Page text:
Lower Gas Prices Are Right Around The Corner

Fall arrives next month. Along with it comes relief from the heat, and usually at the gasoline pump as well.

It isn’t simply that demand for gasoline drops after summer driving season. Gasoline is also cheaper to produce after summer, for reasons I explain below.

There are many different recipes that can be used to make gasoline, but the final product has to meet certain specifications. One of those is related to how quickly the gasoline evaporates, and that is influenced by the composition and the ambient temperature.

Regulating Smog

Gasoline vapors contribute to smog, so the Environmental Protection Agency (EPA) regulates gasoline blends by putting seasonal limits on the Reid vapor pressure (RVP). The RVP specification is a measure of the tendency to evaporate; the higher the vapor pressure the faster the evaporation rate.

Normal atmospheric pressure is around 14.7 lbs per square inch (psi) at sea level. As liquids are heated, the vapor pressure of the liquid rises until it reaches atmospheric pressure — at which point it boils.

Thus, vapor pressure is a function of both the substance and its temperature. Under normal atmospheric temperatures water is a liquid because its vapor pressure is well below 14.7 psi. It still evaporates (i.e., it still has a vapor pressure), but slowly.

The same phenomenon applies to gasoline. As the temperature increases, the vapor pressure rises. Thus, if gasoline blends remained exactly the same from winter to summer, the evaporation rates in summer would be much higher. That would greatly increase smog.

So, EPA lowers the RVP requirement for gasoline in summer. The specific limit varies from state to state (and tends to be more restrictive in congested areas and warmer locations), but 7.8 psi is a common RVP limit in much of the U.S. in the summer months.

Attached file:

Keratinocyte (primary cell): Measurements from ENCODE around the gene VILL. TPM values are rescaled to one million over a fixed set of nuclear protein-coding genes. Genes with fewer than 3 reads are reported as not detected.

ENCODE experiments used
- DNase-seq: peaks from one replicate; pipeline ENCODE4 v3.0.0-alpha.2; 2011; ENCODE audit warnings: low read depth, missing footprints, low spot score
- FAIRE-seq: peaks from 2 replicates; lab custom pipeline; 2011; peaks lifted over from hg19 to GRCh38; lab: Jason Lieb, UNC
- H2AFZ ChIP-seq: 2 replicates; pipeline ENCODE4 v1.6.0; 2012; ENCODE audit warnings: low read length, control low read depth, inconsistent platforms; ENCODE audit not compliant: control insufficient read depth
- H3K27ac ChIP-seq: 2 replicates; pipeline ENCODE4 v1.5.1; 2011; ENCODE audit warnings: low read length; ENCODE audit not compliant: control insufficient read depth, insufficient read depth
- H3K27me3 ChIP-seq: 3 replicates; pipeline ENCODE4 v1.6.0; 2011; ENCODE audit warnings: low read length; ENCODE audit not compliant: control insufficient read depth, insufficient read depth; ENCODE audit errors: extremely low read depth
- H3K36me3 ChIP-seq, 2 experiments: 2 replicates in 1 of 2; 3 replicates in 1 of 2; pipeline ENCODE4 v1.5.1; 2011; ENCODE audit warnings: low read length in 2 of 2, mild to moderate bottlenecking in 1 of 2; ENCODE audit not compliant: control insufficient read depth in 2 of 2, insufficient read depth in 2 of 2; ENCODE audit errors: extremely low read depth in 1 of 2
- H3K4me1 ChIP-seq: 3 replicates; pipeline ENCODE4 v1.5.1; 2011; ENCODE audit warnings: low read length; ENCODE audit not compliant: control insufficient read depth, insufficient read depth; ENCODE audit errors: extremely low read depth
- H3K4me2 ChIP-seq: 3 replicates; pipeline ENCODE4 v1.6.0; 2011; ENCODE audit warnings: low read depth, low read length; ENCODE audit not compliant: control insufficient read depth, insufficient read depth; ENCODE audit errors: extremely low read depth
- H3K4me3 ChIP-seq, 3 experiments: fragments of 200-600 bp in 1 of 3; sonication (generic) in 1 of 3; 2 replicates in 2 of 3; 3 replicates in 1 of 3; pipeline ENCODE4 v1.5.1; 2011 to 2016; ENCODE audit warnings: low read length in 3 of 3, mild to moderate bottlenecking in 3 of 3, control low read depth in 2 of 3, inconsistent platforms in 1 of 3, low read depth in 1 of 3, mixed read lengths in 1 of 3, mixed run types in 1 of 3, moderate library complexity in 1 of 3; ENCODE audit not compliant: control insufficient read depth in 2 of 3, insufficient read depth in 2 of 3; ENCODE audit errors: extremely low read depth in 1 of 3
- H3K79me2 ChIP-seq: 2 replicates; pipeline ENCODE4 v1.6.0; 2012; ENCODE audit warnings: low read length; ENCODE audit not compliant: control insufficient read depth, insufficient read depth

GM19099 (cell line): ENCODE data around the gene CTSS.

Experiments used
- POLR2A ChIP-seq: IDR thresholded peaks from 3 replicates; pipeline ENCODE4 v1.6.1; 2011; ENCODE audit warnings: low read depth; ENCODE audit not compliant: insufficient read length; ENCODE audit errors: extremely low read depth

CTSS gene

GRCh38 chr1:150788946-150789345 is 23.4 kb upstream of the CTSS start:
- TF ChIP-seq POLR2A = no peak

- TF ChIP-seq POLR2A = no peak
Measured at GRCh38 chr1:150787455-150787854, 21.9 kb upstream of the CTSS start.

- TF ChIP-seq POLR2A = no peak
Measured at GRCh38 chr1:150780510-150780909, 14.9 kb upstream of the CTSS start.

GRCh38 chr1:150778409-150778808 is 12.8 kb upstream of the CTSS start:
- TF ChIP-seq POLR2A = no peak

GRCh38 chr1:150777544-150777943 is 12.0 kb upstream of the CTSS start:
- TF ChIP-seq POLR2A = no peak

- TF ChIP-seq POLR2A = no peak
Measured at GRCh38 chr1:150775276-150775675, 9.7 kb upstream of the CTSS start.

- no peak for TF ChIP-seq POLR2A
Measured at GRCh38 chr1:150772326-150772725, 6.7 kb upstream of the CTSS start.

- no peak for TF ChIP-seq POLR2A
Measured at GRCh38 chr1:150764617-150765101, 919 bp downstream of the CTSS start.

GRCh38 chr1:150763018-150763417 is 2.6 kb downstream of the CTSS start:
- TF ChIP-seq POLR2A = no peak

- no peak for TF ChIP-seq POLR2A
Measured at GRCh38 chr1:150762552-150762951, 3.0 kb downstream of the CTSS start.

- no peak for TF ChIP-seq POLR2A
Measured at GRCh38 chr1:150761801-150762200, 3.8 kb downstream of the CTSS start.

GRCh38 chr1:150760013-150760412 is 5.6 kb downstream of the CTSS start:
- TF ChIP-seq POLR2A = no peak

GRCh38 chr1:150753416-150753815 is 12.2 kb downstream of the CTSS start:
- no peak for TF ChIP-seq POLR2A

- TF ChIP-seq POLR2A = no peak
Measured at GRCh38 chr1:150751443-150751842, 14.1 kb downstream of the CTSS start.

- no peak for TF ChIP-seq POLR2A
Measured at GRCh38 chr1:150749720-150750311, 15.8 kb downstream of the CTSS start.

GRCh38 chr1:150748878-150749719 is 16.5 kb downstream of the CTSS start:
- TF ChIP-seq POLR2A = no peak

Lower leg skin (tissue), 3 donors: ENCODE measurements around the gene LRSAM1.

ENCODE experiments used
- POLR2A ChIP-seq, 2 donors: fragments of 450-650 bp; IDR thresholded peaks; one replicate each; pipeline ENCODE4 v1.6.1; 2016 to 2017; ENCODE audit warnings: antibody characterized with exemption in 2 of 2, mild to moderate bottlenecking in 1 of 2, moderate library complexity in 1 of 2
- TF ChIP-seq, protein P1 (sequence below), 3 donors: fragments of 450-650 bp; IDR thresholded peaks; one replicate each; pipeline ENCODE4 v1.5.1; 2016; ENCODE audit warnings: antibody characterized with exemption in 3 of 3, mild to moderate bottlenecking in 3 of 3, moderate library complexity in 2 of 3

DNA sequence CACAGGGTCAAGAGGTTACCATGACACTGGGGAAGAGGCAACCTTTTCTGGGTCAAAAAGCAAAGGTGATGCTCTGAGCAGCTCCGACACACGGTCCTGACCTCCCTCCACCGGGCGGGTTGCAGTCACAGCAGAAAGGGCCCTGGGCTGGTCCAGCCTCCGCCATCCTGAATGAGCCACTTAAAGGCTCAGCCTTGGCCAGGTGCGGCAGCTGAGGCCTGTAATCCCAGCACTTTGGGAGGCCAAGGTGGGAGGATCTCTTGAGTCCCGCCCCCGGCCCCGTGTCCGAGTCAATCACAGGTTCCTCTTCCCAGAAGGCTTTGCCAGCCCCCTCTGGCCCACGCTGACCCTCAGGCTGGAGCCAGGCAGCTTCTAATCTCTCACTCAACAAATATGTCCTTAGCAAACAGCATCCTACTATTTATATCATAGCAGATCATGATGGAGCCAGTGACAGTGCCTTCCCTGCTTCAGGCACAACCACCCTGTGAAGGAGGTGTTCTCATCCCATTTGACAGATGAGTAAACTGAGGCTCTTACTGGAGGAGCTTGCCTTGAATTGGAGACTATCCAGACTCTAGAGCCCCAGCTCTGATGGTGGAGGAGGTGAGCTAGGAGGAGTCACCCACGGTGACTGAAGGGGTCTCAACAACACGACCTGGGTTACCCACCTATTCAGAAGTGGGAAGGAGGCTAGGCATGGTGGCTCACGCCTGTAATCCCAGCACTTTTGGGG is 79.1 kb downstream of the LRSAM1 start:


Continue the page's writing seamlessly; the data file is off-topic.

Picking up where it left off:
Fall Means Cheaper Gasoline

In September, the RVP specifications begin to be phased back up. This lowers the cost of gasoline production by allowing the blending of more butane, which is cheap relative to most other gasoline blending components.

Butane has an RVP of 52 psi, which means pure butane is a gas at ambient pressure and temperature. But it can be blended into gasoline, and its fractional contribution to the blend roughly determines its fractional contribution to the overall vapor pressure. As long as the total blend does not exceed normal atmospheric pressure (again, ~14.7 psi) butane can exist as a liquid in a gasoline blend.

Butane can’t make a large contribution to summer blends without driving the vapor pressure above the limit. But when the limit increases in the fall, it becomes feasible to blend larger volumes of butane.

Butane is cheap and abundant. Butane is a component of natural gas liquids (NGLs), the production of which have boomed along with natural gas production. Butane routinely trades at a discount of more than $1/gallon to gasoline, so gasoline blenders are happy to blend as much in as they possibly can.

So fall not only brings lower demand, but it opens up the gasoline supply to a cheap and abundant blending component. That’s why prices tend to fall as the weather begins to cool. And as summer approaches, the RVP specs tighten back up. The amount of butane that can be blended drops, just as summer driving season starts to pick back up. That’s why gasoline prices conversely rise by Memorial Day.

Up Next – The Ethanol Effect

The requirement to blend ethanol into the gasoline pool is a wildcard that has impacted gasoline blending over the past decade. I will discuss the impact of ethanol, and how a move to 15% ethanol blends can impact gasoline specifications, in the next article.

By Robert Rapier


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